The Issue Of Sweatshops At The Clothing Factories

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A landowner receives a call from their tenants, they are a young family with two children, one in kinder-garden, and the other starting primary school in the next few weeks. The parents raise concerns about the gas heater not working properly. For the landowner, it has been the third call this week. Aware of the problem the landowner promises to get someone to look at it before the end of the week. The next day however, the family suffers carbon monoxide poisoning killing both the parents and children.

If I were to ask you what the outcome should be for the landowner I would guess that you would all agree that they should be tried in court for negligence resulting in death. With this in mind, I can’t help but question the unethical practises of the clothing industry. Blinded by the financial profit companies make from using sweatshops, many workers suffer from low wages, incredibly long working hours and appalling working conditions.

With consumerism growing, a large proportion of businesses take advantage of people in a vulnerable state by ignoring their basic human rights and placing them in inevitable danger. Just like the landowner, I believe that companies who consciously allow the mistreatment of their employees should be criminally prosecuted. Large corporations that use sweatshops have an obligation to ensure the safety of all of their workers, even if they do not directly oversee the management of these manufacturing sites in other countries.

In the 2013 Dhaka garment factory collapse 1,134 deaths resulted from hazardous cracks in the walls. A day prior workers were evacuated, but sent back to work the following day. It is because of the parent companies high demand for clothing that sweatshops ignore the safety regulations in order to meet their quota. Elizabeth L. Cline, author of Overdressed: The Shockingly High Cost of Cheap Fashion, reveals that in Bangladesh factories were “in tall office buildings that were not built for manufacturing”.

Manufacturers work hard. They work hard despite their poor working conditions and yet they are not even guaranteed their own safety. Although those responsible for the disaster were charged, nothing stops big parent companies from using other sweatshops. Without consequences for big brand labels, they can continue exploiting countries who rely on their exports.

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Furthermore, big clothing labels make a significant profit by employing workers who are uneducated, in extreme poverty and desperate for any money they can get. Companies exploit these people to manufacture their clothing because they know that they are desperate for a job to earn money, even if it is well below minimum wage. Fabricating the reality of a 50% off sale companies are able to gain a substantial profit and appeal to savvy shoppers at the expense of their workers who spend the majority of their time working.

Let me set the scene, Lahore Pakistan, 500 women aged between 14 and 30 work in a factory producing knitwear and jeans for companies in America and England. Razia works from 7am to 11pm. She eats her meals on the floor if she is allowed a break. Razia explains that her “male supervisor harasses young women workers” and if they do not sleep with him, he will not give them their wages. With no proper ventilation system and dim lighting Razia suffers headaches and eye problems. Earning an equivalent of 35 Australian dollars monthly, Razia is considered to be living in extreme poverty. Ultimately, it comes down to the actions of the big corporations, if they refuse to change the environment sweatshop workers are forced to work in then they should be severely punished.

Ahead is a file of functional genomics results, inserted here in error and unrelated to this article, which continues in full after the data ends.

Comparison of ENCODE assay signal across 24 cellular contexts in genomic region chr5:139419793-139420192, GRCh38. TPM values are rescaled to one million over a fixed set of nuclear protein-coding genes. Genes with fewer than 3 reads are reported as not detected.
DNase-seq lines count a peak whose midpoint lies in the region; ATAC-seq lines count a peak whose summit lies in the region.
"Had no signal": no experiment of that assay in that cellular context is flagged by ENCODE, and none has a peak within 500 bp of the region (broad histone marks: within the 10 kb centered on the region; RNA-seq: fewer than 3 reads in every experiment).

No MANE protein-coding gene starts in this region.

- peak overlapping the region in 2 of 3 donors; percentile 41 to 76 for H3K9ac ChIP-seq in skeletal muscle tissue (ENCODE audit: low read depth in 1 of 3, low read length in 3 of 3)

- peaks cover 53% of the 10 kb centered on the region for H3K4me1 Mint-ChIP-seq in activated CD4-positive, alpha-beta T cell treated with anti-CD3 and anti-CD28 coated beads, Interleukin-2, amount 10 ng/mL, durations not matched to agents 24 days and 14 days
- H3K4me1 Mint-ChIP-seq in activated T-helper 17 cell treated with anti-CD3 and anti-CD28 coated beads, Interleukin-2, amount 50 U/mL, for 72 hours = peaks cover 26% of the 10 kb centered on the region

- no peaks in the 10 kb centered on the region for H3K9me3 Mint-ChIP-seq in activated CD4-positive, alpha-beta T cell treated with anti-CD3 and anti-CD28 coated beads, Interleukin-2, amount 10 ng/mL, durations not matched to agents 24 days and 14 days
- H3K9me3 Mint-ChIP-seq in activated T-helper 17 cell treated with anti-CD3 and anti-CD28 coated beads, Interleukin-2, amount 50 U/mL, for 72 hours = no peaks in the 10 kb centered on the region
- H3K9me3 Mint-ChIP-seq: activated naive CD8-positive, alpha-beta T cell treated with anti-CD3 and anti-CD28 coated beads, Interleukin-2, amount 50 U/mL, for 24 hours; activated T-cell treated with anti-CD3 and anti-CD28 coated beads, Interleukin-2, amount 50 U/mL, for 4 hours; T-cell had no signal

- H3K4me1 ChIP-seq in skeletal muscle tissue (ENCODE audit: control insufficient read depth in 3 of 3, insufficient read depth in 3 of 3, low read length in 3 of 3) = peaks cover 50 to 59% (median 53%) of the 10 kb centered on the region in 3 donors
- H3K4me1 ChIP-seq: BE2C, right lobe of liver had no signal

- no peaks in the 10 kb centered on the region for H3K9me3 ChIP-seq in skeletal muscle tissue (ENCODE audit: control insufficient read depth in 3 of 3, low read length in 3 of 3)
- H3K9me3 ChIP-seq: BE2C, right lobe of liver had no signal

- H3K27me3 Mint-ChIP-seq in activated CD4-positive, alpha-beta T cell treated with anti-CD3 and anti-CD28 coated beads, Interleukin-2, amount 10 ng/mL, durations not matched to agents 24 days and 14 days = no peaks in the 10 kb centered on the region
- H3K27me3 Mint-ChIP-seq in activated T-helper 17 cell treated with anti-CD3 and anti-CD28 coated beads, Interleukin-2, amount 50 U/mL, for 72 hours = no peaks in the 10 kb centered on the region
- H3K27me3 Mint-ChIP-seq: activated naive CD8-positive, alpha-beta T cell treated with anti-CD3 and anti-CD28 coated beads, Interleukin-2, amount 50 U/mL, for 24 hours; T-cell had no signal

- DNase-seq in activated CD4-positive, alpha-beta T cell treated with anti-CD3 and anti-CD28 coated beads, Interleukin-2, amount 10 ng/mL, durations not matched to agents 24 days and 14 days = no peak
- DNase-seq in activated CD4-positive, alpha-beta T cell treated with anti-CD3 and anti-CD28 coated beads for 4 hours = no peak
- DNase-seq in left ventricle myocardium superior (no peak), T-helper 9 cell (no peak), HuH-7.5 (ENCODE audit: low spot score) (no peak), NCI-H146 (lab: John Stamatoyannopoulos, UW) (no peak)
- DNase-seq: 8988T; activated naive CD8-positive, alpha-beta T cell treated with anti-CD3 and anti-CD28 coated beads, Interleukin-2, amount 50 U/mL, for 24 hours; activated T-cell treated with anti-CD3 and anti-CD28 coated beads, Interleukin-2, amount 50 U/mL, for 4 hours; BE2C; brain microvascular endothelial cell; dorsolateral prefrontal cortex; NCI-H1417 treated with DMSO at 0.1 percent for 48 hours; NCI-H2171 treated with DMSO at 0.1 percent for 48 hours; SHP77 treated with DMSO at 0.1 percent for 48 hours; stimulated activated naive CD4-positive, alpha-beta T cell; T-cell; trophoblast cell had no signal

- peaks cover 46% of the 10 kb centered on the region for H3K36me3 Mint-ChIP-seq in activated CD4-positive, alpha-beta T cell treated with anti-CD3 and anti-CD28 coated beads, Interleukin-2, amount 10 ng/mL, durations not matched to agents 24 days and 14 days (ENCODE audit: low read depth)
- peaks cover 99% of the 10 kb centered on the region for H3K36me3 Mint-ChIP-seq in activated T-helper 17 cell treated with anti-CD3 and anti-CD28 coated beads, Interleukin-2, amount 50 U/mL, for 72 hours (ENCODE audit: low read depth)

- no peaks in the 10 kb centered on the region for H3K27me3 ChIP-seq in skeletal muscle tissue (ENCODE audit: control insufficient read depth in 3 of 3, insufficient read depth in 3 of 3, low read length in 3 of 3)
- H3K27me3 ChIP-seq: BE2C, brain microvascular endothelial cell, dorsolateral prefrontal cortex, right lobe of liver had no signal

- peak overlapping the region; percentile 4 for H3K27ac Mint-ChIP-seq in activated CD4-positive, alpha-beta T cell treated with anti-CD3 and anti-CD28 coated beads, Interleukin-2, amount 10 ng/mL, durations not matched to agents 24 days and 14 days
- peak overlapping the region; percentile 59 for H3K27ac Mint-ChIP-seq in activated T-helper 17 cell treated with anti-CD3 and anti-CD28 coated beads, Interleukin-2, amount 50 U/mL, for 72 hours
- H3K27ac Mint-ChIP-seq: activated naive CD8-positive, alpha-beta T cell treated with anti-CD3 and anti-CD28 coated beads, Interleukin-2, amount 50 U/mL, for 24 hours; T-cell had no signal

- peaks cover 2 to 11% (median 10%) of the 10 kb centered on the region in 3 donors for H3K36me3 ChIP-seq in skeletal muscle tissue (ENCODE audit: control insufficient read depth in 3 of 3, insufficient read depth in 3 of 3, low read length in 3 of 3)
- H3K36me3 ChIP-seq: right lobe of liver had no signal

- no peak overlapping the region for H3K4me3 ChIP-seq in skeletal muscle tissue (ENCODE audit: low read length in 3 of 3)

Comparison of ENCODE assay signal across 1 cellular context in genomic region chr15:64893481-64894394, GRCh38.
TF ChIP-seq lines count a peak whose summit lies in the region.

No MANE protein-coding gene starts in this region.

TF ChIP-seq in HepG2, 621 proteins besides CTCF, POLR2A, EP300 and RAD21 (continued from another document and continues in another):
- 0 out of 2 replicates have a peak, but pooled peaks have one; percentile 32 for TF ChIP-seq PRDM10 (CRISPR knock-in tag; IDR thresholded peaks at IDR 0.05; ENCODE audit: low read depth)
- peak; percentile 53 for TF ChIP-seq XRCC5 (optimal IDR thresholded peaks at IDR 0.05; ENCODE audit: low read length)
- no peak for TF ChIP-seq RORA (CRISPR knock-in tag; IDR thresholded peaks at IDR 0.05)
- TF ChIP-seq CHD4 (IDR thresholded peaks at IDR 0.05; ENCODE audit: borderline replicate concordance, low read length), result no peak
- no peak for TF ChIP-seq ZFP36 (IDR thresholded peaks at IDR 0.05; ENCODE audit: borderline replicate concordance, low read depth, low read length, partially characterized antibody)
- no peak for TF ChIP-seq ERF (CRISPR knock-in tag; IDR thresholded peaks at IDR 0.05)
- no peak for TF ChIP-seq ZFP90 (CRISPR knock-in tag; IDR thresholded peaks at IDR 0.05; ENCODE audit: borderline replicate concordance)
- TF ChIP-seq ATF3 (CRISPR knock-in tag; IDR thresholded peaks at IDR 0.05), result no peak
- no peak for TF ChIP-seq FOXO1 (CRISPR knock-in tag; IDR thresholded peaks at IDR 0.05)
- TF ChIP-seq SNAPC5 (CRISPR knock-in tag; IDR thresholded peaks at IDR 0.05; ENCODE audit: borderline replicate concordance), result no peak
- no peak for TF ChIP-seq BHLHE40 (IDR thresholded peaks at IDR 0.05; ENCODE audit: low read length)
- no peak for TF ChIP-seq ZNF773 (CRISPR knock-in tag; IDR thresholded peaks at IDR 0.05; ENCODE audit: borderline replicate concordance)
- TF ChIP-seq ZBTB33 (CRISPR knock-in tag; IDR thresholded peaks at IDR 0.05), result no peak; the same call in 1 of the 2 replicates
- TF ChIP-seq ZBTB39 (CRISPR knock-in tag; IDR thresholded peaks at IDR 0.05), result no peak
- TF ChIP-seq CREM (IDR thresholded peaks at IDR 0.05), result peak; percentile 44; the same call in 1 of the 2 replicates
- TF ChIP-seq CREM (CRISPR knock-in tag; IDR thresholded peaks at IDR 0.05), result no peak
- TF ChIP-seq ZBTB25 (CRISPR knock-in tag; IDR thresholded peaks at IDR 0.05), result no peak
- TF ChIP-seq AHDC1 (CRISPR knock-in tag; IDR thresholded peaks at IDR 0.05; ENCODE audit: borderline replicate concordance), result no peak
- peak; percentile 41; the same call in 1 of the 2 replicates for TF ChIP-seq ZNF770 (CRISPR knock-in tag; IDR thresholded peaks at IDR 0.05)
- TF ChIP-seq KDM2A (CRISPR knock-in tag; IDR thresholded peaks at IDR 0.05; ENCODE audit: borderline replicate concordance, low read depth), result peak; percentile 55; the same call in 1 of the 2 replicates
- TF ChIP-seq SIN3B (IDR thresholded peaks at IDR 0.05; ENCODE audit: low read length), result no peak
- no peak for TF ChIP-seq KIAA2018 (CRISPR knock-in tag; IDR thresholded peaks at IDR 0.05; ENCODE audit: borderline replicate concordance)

However, commonly argued by those defending the use of sweatshops state that although working conditions are not ideal, big clothing businesses provide jobs for those who would be otherwise unemployed. Instead of addressing the root of the issue with an ethical solution certain people would rather adopt the glass half full mentality.

But how do you tell someone working in a sweatshop, that they are lucky to have a job when they struggle to feed themselves let alone their children or when they share their one bedroom house with ten other people because they cannot afford their own home. I’m sorry to say but sweatshops are not jobs they are forced labour.

In Bangladesh, children as young as six years old work an estimated 16 hours a day and with 1.3 million children working full time it comes to no surprise that it becomes an unrelenting cycle of poverty. That is 1.3 million children that could have been in school earning a better income in the future, boosting their country’s economy.

For those who have been informed of this issue, the tragic reality of economic interest is easy to see. Providing a viable solution however, is much more difficult, but let me offer one. By demanding global standards on production with legal consequences it would be a point in the right direction. It would ensure that both sweatshop owners and parent companies are on the same page. On the same page that no one should have to die for being exposed to poor conditions. And on the same page that if we do not tolerate this kind of treatment in Australia neither should the companies.

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The Issue Of Sweatshops At The Clothing Factories. (2021, September 22). Edubirdie. Retrieved July 7, 2022, from
“The Issue Of Sweatshops At The Clothing Factories.” Edubirdie, 22 Sept. 2021,
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